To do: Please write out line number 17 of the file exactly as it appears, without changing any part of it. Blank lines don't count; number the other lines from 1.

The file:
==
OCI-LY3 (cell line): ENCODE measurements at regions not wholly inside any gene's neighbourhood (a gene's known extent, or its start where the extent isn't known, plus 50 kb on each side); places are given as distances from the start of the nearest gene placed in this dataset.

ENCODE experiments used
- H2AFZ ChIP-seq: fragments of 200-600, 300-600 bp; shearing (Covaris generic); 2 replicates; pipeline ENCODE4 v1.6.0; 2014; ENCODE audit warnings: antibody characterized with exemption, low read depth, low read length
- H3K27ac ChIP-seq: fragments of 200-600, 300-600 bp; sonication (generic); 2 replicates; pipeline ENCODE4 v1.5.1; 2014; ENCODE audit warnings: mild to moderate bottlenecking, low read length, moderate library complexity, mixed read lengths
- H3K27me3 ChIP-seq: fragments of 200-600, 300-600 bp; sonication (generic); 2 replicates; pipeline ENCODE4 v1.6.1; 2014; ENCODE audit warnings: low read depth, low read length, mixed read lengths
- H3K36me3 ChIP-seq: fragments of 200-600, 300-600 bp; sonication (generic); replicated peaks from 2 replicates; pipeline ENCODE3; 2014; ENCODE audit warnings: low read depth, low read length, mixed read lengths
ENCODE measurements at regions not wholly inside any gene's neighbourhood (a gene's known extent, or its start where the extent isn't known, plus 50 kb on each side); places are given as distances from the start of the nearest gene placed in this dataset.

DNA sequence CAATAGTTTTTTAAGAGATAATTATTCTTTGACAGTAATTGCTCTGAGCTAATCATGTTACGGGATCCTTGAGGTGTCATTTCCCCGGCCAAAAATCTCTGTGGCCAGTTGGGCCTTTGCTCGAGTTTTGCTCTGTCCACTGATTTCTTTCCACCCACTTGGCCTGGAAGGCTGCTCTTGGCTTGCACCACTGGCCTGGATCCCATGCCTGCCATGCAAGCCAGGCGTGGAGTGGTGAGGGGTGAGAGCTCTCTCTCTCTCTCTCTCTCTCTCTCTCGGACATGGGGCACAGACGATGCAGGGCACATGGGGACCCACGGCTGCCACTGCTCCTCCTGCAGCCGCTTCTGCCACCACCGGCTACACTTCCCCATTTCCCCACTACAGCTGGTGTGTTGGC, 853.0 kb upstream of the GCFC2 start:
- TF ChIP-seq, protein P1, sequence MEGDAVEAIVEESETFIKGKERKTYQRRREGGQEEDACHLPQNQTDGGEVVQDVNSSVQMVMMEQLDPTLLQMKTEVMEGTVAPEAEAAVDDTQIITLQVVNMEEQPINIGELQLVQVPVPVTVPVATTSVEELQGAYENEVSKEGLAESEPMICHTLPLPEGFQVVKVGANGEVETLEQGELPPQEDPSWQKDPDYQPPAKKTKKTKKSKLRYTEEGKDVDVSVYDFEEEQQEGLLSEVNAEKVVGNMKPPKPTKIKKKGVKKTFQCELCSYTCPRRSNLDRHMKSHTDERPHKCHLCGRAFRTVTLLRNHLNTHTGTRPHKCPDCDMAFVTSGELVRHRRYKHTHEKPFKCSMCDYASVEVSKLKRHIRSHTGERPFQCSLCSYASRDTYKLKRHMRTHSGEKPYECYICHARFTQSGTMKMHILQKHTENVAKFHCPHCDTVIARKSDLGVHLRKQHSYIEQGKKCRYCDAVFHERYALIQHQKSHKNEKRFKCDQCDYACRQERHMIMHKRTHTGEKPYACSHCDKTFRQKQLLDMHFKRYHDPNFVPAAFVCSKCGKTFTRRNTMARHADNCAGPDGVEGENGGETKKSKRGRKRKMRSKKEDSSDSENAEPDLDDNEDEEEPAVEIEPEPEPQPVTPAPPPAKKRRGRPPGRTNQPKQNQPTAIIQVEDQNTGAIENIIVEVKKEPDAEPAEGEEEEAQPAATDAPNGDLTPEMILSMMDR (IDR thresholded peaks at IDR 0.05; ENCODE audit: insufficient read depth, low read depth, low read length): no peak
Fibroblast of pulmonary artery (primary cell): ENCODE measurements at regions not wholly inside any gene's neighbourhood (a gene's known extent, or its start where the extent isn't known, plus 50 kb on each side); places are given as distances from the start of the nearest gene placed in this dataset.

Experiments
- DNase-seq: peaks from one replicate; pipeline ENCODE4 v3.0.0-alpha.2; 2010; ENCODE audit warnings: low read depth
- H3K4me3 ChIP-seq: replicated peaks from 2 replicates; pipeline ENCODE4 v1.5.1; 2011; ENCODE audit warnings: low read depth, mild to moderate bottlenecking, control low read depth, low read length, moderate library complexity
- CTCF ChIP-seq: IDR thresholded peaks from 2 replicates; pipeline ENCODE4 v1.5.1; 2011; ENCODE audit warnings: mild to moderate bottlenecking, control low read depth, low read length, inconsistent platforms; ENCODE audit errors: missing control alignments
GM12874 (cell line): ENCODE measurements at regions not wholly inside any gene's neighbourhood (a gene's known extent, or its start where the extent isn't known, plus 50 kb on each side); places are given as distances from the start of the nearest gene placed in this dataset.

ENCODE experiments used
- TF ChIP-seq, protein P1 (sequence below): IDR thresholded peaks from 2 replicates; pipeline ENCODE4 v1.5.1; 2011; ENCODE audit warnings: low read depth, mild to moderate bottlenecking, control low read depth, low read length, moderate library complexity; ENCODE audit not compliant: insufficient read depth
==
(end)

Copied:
- TF ChIP-seq, protein P1 (sequence below): IDR thresholded peaks from 2 replicates; pipeline ENCODE4 v1.5.1; 2011; ENCODE audit warnings: low read depth, mild to moderate bottlenecking, control low read depth, low read length, moderate library complexity; ENCODE audit not compliant: insufficient read depth